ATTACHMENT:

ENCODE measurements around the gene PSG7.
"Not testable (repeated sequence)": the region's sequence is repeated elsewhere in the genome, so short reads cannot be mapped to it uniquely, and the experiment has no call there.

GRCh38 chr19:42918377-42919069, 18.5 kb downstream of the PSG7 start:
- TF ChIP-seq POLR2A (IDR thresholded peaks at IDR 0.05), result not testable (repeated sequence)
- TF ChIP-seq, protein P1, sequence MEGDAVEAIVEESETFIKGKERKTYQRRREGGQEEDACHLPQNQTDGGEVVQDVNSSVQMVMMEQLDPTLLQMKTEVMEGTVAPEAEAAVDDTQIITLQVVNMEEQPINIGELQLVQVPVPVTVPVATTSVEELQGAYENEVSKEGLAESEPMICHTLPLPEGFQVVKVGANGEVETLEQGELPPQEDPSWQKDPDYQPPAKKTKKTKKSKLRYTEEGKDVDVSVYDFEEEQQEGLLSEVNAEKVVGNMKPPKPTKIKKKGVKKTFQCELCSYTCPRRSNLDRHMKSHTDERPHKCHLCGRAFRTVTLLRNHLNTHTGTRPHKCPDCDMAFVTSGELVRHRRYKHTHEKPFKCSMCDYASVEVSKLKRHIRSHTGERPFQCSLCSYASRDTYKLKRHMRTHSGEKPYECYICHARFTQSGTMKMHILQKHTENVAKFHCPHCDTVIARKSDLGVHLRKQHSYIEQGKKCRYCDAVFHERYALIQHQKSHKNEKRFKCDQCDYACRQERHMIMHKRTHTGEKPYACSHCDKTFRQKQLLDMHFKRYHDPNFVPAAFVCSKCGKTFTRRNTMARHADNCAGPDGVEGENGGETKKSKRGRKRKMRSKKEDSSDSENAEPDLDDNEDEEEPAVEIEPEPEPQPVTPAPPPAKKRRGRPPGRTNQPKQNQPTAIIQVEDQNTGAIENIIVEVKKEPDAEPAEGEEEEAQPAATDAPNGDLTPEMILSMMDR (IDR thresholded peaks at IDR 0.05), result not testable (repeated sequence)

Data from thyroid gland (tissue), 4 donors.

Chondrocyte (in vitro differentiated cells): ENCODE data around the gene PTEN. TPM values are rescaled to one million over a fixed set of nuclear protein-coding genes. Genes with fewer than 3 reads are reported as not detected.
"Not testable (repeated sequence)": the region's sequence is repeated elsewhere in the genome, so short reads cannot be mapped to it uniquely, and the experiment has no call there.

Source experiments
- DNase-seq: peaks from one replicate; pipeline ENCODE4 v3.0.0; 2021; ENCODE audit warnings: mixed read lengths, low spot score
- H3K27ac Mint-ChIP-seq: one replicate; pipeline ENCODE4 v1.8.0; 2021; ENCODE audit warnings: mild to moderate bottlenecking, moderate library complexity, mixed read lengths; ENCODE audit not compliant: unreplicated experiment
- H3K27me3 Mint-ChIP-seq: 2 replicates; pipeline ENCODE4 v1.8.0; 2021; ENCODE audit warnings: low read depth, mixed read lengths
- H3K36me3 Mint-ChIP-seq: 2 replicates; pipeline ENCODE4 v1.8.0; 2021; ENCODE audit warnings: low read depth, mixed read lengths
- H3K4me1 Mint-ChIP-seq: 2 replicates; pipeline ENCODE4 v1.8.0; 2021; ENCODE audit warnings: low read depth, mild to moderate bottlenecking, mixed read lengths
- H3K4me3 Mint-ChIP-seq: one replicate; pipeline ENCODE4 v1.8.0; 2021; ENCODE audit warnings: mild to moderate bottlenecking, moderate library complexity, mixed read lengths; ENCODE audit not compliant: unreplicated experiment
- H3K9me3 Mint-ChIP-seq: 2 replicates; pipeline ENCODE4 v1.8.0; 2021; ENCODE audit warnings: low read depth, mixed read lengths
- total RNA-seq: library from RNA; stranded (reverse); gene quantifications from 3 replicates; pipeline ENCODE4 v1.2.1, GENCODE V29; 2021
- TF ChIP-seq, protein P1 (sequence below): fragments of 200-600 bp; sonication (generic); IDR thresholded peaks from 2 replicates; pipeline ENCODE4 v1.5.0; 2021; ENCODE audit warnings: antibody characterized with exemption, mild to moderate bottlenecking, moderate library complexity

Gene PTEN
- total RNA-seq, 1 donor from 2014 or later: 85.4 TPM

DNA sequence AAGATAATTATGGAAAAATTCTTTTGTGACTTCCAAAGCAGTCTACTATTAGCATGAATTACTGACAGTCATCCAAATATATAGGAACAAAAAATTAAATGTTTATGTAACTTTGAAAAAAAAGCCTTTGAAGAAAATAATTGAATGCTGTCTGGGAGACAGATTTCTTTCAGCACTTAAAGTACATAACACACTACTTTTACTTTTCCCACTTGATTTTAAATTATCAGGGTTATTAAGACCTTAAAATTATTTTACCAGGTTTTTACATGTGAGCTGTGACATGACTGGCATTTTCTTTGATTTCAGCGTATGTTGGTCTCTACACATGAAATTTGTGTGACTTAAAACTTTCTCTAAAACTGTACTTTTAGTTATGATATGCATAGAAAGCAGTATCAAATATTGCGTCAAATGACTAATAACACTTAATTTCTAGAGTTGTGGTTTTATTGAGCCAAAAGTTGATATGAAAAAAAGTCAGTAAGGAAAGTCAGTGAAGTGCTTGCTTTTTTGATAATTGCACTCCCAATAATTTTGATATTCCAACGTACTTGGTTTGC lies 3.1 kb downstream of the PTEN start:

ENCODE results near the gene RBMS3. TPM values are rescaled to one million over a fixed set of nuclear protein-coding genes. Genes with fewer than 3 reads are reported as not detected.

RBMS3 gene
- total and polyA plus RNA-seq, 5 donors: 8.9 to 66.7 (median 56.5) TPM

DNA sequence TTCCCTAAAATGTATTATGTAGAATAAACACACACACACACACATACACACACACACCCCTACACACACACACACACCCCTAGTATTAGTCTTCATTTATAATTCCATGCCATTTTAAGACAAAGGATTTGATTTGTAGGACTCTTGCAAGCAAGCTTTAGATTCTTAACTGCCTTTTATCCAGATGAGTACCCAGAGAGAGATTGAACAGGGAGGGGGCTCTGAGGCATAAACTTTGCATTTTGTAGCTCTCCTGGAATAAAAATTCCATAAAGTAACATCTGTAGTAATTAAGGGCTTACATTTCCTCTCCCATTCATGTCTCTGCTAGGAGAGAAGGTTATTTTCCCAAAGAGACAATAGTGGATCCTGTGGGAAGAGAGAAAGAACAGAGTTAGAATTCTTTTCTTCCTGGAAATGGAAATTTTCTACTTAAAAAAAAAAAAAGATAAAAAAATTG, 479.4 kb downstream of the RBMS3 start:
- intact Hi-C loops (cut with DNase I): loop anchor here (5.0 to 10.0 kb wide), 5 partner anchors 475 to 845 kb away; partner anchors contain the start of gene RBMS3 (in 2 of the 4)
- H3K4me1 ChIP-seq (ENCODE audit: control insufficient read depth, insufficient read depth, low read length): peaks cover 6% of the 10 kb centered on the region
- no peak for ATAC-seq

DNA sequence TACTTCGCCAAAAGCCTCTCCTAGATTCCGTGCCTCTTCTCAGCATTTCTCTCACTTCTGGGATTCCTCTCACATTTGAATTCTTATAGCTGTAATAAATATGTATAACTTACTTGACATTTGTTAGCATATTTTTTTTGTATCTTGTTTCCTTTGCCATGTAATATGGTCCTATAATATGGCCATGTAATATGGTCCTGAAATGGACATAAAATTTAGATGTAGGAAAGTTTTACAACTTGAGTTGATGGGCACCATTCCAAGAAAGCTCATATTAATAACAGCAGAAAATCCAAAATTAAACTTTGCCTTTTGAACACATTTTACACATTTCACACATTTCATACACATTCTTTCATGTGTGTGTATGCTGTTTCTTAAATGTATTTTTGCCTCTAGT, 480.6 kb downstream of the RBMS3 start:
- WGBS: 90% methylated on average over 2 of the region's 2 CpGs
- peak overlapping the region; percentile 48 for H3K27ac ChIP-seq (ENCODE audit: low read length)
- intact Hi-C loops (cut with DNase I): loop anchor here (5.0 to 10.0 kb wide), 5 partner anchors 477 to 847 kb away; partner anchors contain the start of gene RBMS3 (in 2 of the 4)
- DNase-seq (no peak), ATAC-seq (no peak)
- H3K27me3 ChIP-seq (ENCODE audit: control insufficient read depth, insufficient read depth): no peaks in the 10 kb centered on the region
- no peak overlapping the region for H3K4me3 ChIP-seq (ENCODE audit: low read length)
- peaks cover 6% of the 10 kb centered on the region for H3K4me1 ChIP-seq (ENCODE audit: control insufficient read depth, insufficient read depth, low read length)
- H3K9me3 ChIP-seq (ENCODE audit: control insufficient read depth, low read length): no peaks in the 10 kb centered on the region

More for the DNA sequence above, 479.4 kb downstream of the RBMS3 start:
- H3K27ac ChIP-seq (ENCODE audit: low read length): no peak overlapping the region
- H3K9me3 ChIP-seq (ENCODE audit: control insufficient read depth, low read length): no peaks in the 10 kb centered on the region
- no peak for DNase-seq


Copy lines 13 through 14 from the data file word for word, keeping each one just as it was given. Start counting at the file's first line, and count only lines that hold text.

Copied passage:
- H3K36me3 Mint-ChIP-seq: 2 replicates; pipeline ENCODE4 v1.8.0; 2021; ENCODE audit warnings: low read depth, mixed read lengths
- H3K4me1 Mint-ChIP-seq: 2 replicates; pipeline ENCODE4 v1.8.0; 2021; ENCODE audit warnings: low read depth, mild to moderate bottlenecking, mixed read lengths